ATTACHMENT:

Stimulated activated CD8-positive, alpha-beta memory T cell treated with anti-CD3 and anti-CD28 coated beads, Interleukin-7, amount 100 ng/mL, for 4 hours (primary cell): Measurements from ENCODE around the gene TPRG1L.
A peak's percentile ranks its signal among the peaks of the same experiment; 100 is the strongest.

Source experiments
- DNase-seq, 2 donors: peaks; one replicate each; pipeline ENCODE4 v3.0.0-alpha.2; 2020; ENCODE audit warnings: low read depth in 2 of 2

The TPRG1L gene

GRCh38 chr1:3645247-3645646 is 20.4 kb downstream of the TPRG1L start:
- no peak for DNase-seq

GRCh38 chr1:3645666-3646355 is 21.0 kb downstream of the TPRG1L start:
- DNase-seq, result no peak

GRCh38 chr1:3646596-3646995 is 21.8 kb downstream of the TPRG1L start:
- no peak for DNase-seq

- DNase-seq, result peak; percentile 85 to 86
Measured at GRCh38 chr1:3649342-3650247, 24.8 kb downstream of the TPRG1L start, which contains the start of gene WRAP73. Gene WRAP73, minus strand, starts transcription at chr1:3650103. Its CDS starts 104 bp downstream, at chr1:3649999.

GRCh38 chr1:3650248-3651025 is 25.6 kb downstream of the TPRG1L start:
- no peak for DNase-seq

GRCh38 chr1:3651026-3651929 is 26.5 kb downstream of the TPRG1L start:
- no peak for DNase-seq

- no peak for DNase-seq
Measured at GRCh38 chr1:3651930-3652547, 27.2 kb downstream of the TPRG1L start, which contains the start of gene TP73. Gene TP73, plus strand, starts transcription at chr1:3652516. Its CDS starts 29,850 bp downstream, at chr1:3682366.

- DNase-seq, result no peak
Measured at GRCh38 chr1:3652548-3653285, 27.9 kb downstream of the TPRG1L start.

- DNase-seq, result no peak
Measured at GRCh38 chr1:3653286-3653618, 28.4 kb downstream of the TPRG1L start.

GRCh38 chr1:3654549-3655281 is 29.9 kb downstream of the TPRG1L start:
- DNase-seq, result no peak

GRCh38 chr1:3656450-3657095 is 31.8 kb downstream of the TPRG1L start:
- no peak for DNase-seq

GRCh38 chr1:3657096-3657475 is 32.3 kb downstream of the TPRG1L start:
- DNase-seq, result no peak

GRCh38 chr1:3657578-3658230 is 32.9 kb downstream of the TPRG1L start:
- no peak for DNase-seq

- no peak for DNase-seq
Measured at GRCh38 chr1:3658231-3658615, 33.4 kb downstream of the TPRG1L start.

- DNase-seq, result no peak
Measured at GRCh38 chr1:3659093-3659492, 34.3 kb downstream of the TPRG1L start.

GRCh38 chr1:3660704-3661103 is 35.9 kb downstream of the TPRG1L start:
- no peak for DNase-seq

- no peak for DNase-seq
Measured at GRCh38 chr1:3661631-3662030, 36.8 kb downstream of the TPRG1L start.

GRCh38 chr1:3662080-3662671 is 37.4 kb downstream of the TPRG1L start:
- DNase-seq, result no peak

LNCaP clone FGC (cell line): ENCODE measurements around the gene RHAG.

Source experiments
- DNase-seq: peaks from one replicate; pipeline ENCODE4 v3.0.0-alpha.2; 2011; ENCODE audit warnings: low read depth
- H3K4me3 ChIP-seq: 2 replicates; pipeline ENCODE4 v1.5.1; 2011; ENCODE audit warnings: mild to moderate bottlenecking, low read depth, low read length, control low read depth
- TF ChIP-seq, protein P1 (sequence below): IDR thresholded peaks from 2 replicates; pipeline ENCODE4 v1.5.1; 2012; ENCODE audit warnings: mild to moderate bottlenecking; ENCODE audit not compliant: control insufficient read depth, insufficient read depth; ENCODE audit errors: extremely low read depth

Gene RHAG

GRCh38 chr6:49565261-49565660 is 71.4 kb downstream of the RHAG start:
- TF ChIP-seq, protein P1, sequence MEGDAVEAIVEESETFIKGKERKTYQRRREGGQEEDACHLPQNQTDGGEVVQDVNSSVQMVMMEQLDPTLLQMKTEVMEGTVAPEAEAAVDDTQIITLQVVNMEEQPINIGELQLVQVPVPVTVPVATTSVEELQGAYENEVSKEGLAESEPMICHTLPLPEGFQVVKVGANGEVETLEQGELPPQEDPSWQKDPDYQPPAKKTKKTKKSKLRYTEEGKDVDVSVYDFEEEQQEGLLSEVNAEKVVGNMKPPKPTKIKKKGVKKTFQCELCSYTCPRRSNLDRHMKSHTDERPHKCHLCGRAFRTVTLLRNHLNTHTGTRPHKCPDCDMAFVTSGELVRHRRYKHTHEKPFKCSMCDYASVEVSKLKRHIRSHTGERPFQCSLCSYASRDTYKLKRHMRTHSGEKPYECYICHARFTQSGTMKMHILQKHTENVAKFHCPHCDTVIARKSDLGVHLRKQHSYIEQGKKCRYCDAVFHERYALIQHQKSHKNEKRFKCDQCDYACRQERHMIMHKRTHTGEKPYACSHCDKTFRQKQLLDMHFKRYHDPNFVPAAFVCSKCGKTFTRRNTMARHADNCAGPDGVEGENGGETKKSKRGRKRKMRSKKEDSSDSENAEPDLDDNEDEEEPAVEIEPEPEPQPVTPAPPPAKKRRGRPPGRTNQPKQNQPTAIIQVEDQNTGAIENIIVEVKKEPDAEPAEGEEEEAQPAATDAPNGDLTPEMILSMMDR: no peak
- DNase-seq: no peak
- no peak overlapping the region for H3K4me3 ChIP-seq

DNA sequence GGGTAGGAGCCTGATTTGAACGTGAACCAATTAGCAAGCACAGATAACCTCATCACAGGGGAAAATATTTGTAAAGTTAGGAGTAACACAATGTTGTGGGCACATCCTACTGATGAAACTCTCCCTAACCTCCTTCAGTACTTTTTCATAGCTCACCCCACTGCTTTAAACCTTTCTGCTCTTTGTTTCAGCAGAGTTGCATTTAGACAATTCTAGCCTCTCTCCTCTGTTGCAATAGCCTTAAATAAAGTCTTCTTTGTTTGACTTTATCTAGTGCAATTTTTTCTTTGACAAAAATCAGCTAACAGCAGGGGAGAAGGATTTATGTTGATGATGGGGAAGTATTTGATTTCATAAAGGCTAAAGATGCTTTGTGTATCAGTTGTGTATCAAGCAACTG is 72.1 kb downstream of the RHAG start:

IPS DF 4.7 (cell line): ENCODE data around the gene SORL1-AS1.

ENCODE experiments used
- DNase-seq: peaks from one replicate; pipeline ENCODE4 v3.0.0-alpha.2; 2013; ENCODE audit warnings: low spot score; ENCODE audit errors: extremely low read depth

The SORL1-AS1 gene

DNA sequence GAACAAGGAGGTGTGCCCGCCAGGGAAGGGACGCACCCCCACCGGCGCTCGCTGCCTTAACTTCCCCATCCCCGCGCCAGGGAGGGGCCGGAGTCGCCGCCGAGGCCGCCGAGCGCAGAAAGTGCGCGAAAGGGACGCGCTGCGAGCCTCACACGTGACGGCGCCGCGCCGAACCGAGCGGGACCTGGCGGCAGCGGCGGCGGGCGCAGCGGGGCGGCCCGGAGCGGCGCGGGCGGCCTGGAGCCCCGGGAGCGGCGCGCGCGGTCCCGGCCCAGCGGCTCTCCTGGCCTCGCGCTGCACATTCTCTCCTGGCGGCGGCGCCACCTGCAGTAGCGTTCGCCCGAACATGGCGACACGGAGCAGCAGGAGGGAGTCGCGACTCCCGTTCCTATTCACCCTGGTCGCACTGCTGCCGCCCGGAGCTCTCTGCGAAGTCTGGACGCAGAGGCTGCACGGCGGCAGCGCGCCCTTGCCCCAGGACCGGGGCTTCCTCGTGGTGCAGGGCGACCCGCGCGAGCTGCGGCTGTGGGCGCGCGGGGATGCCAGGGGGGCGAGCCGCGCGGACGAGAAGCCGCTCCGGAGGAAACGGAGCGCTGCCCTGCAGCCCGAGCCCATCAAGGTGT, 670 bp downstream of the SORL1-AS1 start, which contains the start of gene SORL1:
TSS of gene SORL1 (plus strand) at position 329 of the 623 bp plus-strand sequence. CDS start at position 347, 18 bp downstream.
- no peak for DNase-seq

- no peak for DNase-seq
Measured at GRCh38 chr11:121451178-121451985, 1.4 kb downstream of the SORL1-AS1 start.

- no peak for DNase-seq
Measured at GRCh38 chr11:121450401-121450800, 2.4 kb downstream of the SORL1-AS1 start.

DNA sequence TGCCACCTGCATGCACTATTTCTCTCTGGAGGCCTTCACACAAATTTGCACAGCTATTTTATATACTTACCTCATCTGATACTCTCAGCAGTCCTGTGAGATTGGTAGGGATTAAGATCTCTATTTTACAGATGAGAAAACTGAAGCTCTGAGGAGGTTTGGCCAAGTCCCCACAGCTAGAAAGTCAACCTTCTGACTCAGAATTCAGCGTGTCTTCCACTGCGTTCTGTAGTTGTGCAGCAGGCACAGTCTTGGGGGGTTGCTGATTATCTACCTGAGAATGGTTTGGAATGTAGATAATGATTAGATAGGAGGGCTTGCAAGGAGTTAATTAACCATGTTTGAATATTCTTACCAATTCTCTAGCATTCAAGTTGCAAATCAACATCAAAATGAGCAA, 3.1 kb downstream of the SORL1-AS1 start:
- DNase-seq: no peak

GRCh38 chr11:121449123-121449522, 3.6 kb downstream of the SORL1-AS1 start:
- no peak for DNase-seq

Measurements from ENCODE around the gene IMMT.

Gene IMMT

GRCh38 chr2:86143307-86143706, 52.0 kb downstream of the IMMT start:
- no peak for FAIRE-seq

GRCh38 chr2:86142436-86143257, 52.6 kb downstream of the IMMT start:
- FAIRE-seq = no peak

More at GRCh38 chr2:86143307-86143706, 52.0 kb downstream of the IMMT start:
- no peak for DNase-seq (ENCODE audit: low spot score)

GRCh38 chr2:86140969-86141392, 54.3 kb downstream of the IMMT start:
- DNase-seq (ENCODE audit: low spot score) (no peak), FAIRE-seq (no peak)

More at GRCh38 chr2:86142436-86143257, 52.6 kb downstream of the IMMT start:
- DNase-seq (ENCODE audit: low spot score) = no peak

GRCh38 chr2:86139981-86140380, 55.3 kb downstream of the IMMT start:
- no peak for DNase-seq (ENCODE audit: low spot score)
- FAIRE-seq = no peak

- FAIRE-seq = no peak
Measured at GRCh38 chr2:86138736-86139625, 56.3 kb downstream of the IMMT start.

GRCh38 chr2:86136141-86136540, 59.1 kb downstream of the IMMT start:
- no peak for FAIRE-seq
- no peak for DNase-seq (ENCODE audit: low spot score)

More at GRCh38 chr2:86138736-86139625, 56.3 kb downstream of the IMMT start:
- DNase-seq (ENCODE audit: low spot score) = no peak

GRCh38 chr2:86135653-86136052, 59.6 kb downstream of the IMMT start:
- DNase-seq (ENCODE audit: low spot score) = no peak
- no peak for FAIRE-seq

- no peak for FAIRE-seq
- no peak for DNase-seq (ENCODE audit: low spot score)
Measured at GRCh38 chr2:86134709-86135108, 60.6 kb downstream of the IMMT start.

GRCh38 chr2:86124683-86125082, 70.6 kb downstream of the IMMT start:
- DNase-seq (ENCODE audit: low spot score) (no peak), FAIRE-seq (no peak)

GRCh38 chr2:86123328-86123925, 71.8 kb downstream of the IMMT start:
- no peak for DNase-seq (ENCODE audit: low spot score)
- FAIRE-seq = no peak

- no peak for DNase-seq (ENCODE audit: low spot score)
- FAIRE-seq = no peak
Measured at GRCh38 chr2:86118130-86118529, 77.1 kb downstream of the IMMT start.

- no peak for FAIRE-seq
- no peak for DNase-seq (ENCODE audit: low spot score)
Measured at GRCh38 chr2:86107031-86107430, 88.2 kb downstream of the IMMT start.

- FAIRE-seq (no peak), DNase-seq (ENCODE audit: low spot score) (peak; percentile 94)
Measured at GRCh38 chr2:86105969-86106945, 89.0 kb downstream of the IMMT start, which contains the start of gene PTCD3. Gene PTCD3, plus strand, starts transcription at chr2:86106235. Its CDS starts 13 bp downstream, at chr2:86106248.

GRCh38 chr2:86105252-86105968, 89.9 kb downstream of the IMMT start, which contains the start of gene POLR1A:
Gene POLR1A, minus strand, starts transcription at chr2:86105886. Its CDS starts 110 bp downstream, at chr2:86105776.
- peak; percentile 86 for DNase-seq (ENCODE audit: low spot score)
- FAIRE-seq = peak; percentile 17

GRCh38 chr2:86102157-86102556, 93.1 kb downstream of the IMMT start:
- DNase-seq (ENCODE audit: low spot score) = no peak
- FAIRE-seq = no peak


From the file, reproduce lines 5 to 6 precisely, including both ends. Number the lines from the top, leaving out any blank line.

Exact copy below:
The TPRG1L gene

GRCh38 chr1:3645247-3645646 is 20.4 kb downstream of the TPRG1L start: